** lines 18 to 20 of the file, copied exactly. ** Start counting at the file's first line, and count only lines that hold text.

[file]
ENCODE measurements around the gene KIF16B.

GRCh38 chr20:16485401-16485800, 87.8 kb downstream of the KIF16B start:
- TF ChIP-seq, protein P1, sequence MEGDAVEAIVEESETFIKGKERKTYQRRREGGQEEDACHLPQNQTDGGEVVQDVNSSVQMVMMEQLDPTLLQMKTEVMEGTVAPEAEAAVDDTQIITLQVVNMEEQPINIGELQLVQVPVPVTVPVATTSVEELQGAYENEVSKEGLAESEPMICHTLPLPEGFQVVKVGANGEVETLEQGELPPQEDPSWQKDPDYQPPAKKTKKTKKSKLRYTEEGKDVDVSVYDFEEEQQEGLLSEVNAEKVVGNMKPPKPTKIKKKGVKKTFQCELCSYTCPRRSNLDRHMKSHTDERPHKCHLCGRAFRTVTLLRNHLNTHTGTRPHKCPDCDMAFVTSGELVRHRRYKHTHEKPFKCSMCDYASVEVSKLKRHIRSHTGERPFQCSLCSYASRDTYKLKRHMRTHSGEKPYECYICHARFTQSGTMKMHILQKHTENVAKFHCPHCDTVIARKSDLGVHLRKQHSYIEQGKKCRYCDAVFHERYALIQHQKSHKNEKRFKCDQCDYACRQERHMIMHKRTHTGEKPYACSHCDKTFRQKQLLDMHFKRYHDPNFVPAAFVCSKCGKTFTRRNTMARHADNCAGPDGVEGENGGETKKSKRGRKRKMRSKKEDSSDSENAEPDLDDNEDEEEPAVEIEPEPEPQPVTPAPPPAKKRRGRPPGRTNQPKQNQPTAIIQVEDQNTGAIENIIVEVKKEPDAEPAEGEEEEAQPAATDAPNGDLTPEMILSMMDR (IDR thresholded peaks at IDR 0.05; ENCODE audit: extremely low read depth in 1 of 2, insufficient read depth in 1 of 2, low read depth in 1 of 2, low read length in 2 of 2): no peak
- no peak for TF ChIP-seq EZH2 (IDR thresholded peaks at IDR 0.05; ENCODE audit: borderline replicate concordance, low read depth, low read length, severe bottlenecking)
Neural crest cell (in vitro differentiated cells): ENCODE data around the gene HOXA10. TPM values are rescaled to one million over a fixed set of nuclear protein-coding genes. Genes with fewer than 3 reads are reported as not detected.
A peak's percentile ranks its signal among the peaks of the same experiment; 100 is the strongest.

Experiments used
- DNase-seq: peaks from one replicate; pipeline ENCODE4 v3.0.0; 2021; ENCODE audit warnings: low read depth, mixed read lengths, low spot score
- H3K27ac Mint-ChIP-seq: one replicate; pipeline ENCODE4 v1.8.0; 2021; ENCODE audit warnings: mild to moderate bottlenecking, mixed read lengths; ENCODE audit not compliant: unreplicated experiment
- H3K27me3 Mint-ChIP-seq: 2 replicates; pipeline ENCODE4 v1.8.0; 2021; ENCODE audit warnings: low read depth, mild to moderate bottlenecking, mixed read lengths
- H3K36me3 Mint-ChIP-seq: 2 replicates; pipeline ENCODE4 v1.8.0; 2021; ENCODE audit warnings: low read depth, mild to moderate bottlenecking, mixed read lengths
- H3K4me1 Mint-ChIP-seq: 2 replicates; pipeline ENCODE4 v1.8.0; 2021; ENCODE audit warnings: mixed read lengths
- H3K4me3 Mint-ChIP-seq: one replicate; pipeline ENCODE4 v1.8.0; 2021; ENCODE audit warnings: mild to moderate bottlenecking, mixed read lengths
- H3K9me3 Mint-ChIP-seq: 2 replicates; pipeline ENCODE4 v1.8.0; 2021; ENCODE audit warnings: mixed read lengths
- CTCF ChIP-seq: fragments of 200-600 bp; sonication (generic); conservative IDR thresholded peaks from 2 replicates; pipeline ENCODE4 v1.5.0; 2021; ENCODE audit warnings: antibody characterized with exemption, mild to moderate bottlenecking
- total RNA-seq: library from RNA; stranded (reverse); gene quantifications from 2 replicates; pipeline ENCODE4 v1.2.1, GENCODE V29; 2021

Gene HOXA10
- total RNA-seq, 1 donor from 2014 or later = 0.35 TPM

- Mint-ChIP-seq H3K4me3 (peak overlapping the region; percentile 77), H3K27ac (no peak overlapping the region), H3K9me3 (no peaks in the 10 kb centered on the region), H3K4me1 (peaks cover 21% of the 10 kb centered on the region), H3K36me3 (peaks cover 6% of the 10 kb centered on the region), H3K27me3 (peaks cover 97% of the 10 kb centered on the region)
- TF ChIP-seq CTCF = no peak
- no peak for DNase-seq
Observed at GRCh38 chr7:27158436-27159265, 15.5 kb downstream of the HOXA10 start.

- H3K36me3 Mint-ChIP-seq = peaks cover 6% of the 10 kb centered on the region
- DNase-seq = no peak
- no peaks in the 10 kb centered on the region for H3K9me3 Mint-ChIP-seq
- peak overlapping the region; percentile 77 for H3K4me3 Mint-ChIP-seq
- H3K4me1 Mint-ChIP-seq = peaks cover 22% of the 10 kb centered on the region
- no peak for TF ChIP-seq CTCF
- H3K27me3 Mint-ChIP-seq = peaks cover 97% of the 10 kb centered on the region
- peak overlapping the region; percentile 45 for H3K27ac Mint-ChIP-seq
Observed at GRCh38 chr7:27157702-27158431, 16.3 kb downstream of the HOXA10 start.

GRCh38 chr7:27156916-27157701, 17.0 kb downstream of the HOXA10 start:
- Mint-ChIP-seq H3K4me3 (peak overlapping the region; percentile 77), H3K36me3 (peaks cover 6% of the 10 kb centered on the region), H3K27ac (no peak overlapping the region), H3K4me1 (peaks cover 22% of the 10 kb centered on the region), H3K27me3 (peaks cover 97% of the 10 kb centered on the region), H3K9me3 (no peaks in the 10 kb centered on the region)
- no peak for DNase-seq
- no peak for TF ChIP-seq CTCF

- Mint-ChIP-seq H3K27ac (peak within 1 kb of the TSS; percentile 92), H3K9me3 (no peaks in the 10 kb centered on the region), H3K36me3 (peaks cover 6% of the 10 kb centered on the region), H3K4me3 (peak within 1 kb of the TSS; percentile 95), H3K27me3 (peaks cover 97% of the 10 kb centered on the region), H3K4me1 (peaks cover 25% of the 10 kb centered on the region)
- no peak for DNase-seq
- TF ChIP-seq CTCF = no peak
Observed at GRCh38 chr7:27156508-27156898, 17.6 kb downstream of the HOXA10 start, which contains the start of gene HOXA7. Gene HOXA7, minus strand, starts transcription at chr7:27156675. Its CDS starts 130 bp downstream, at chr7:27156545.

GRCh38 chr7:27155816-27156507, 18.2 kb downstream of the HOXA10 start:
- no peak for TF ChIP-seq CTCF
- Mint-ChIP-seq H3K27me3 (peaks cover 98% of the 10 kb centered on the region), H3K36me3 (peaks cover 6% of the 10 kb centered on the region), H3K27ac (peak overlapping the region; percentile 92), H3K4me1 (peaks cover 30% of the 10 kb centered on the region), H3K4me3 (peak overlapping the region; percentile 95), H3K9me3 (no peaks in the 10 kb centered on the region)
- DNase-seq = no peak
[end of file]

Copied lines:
- total RNA-seq, 1 donor from 2014 or later = 0.35 TPM

- Mint-ChIP-seq H3K4me3 (peak overlapping the region; percentile 77), H3K27ac (no peak overlapping the region), H3K9me3 (no peaks in the 10 kb centered on the region), H3K4me1 (peaks cover 21% of the 10 kb centered on the region), H3K36me3 (peaks cover 6% of the 10 kb centered on the region), H3K27me3 (peaks cover 97% of the 10 kb centered on the region)
- TF ChIP-seq CTCF = no peak